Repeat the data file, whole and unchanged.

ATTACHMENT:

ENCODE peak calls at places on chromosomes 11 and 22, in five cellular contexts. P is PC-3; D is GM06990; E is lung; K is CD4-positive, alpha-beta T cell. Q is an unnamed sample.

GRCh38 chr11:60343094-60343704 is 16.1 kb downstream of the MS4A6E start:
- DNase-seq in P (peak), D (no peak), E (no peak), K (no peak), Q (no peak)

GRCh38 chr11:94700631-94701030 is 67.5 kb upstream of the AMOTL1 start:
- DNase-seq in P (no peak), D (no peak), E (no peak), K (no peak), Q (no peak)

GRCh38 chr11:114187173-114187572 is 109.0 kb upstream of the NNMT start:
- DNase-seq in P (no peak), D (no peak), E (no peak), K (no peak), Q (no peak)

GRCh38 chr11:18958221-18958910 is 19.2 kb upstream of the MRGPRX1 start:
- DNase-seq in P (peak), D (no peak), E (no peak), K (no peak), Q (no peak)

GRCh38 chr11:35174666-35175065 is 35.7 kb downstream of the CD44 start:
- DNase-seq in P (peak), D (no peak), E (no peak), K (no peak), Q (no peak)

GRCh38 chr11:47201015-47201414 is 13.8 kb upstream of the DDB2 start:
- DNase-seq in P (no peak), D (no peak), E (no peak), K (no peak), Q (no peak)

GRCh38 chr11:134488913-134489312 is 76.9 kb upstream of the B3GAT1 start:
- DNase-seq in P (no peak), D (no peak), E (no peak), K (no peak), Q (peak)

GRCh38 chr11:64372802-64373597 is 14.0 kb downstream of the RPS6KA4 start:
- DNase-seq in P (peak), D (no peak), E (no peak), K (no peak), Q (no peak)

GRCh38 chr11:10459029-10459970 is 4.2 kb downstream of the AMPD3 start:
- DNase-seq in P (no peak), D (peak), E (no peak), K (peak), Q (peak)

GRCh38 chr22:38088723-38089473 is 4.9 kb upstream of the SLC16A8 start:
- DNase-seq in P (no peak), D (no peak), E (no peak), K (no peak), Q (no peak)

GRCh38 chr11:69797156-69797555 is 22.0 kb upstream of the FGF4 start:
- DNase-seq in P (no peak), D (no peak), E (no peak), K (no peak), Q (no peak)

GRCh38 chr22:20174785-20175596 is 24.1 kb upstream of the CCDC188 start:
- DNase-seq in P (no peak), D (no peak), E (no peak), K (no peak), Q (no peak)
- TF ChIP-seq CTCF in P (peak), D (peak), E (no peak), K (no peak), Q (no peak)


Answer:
ENCODE peak calls at places on chromosomes 11 and 22, in five cellular contexts. P is PC-3; D is GM06990; E is lung; K is CD4-positive, alpha-beta T cell. Q is an unnamed sample.

GRCh38 chr11:60343094-60343704 is 16.1 kb downstream of the MS4A6E start:
- DNase-seq in P (peak), D (no peak), E (no peak), K (no peak), Q (no peak)

GRCh38 chr11:94700631-94701030 is 67.5 kb upstream of the AMOTL1 start:
- DNase-seq in P (no peak), D (no peak), E (no peak), K (no peak), Q (no peak)

GRCh38 chr11:114187173-114187572 is 109.0 kb upstream of the NNMT start:
- DNase-seq in P (no peak), D (no peak), E (no peak), K (no peak), Q (no peak)

GRCh38 chr11:18958221-18958910 is 19.2 kb upstream of the MRGPRX1 start:
- DNase-seq in P (peak), D (no peak), E (no peak), K (no peak), Q (no peak)

GRCh38 chr11:35174666-35175065 is 35.7 kb downstream of the CD44 start:
- DNase-seq in P (peak), D (no peak), E (no peak), K (no peak), Q (no peak)

GRCh38 chr11:47201015-47201414 is 13.8 kb upstream of the DDB2 start:
- DNase-seq in P (no peak), D (no peak), E (no peak), K (no peak), Q (no peak)

GRCh38 chr11:134488913-134489312 is 76.9 kb upstream of the B3GAT1 start:
- DNase-seq in P (no peak), D (no peak), E (no peak), K (no peak), Q (peak)

GRCh38 chr11:64372802-64373597 is 14.0 kb downstream of the RPS6KA4 start:
- DNase-seq in P (peak), D (no peak), E (no peak), K (no peak), Q (no peak)

GRCh38 chr11:10459029-10459970 is 4.2 kb downstream of the AMPD3 start:
- DNase-seq in P (no peak), D (peak), E (no peak), K (peak), Q (peak)

GRCh38 chr22:38088723-38089473 is 4.9 kb upstream of the SLC16A8 start:
- DNase-seq in P (no peak), D (no peak), E (no peak), K (no peak), Q (no peak)

GRCh38 chr11:69797156-69797555 is 22.0 kb upstream of the FGF4 start:
- DNase-seq in P (no peak), D (no peak), E (no peak), K (no peak), Q (no peak)

GRCh38 chr22:20174785-20175596 is 24.1 kb upstream of the CCDC188 start:
- DNase-seq in P (no peak), D (no peak), E (no peak), K (no peak), Q (no peak)
- TF ChIP-seq CTCF in P (peak), D (peak), E (no peak), K (no peak), Q (no peak)